How to Knit with Multiple Types of Yarn
Knitting with different yarn fibers and weights can have a big effect on your final fabric!
When knitting with multiple types of yarn, there are two things you need to keep in mind. First, make sure that your knitting gauge stays the same, as seen in this video, by combining two strands of the cotton yarn. Secondly, since the fibers of the material are different and different fabrics react differently to heat, make sure you take extra care when washing the garment. Nonetheless, the finished product of working with two types of yarn is always gorgeous, because you can combine multiple textures and even different stitches within the same knitting pattern.
1. Double up if you have to
Working with yarn that has different fiber content is much easier if the weight of the yarn matches across all yarns. This is sometimes hard to do as the fiber can change the width of the yarn, thus altering the gauge. To correct for this, you can double up on your yarn that's thinner to prevent an uneven gauge throughout your pattern.
To do this:
- Insert your needle through both strands of yarn
- Knit or purl as you normally would, making sure you don't accidentally split the yarn
- Sweep both strands of yarn off of the old needle
2. It will feel uncomfortable
When you're switching between the different types of yarn, it will feel a little odd at first. With one type of yarn on your needles and a different type in your hand that's working the stitches, it can be a weird sensation. Just keep in mind that this is only for one row, and once you've done an entire row in the second type of yarn, it will feel a little more natural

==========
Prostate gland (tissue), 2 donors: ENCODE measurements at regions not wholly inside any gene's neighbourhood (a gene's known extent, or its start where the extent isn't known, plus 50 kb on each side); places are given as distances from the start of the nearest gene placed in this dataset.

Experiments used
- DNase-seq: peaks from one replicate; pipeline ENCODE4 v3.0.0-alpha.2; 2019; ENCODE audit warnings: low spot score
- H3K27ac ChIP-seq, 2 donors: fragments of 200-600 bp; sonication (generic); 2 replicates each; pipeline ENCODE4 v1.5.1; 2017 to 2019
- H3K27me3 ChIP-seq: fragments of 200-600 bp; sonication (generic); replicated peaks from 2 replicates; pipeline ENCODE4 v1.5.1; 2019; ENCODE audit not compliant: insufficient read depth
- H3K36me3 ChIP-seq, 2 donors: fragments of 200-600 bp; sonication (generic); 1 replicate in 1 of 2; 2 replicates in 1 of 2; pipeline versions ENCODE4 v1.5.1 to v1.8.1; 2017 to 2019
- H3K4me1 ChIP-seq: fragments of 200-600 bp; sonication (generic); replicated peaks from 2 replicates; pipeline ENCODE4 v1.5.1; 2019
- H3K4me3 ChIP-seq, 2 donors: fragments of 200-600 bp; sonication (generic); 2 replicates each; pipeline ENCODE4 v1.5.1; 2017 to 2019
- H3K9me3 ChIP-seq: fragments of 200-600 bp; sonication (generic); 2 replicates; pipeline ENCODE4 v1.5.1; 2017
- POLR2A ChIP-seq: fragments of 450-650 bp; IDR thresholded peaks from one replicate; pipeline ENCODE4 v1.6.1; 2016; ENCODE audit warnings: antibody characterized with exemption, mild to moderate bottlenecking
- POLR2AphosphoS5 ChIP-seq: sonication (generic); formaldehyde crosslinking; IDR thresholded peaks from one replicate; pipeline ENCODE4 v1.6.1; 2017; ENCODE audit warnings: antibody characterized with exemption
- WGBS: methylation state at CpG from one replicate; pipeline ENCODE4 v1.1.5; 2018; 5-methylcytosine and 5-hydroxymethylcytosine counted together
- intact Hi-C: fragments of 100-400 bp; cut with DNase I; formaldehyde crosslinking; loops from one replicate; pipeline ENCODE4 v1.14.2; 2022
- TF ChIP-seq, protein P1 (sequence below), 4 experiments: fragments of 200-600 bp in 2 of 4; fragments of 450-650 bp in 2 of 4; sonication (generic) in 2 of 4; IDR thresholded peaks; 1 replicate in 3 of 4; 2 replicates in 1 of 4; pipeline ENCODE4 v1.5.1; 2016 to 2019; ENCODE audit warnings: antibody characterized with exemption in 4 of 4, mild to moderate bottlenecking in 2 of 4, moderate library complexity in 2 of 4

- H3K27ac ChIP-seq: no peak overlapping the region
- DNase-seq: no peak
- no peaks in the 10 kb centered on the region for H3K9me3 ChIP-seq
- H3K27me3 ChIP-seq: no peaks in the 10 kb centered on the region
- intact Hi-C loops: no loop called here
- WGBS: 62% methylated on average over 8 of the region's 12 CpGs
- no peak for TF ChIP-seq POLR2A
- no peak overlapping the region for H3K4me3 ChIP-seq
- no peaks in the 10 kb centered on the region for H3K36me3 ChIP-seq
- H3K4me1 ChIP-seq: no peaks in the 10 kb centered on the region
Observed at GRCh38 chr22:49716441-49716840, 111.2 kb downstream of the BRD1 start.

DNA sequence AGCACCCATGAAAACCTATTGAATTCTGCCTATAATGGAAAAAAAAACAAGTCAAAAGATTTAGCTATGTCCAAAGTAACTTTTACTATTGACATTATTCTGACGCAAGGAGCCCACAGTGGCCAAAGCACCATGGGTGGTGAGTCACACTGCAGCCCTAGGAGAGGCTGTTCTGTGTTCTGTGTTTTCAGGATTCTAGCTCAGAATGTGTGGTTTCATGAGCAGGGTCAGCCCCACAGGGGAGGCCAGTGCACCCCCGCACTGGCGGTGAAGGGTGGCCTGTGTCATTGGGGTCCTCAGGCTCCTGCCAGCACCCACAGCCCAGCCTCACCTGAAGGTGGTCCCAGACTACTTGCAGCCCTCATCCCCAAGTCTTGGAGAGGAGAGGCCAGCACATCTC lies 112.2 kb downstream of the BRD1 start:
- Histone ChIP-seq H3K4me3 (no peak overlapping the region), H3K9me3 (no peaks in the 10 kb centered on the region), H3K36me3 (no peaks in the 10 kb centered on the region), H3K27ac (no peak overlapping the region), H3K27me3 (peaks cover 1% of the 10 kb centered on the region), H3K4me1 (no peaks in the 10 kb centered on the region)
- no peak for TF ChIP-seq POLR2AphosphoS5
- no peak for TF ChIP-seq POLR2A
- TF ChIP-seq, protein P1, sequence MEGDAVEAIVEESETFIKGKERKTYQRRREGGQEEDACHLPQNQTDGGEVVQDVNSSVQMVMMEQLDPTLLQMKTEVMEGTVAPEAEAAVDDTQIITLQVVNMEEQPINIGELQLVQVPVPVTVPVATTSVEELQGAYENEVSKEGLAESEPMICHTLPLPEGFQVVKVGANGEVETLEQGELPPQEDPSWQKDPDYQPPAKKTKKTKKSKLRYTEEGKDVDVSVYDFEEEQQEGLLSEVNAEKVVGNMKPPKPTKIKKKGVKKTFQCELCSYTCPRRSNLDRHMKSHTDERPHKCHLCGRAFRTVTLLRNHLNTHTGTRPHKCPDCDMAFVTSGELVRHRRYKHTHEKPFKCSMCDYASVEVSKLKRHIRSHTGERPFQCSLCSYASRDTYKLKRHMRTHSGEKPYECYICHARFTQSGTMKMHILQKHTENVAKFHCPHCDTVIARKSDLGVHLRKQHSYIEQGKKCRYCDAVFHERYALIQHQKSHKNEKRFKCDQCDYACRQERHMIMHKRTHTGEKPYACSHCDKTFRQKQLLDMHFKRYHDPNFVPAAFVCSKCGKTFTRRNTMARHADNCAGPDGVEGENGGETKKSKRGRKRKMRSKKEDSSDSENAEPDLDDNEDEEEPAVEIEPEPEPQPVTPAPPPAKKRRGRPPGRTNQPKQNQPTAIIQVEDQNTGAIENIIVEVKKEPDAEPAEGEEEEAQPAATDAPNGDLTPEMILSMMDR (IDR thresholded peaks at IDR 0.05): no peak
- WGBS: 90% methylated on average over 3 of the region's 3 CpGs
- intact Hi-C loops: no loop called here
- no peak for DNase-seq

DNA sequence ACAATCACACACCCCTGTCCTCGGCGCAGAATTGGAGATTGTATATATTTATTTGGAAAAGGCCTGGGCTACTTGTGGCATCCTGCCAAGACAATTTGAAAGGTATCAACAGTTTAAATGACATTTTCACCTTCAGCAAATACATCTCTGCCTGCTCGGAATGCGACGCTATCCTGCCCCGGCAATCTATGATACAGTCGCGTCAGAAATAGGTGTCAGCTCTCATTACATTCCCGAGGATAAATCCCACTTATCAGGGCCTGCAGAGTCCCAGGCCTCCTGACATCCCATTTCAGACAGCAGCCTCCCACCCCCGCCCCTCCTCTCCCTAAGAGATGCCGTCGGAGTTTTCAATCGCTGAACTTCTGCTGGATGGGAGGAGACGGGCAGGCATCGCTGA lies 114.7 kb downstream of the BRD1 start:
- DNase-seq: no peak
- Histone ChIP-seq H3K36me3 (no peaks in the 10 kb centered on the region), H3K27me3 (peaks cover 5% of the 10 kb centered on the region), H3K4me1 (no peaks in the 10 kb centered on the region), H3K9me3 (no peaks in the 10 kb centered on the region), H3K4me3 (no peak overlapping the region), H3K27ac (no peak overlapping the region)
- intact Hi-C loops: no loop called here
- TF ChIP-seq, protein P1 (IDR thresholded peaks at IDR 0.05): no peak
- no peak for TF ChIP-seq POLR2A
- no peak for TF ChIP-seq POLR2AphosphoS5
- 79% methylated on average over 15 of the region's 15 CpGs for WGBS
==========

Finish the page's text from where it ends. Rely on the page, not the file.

3. Pay attention to your gauge
Gauge is vital when working with different types of yarn. We recommend swatching beforehand with both types, even for items that don't typically need to be swatched. This is because, if once yarn creates a much tighter gauge, you will get a puckering on the edges of your work, and it won't lay flat.
4. Be careful when laundering
Different fibers behave differently in the wash. Pay close attention to your yarn labels so you know what washing methods work for all types of yarn used in the project. For example, cotton yarn is usually fine to wash in warmer water, but wool will shrink.
What are your tips and tricks for working with different types of yarn?
Let us know in the comments!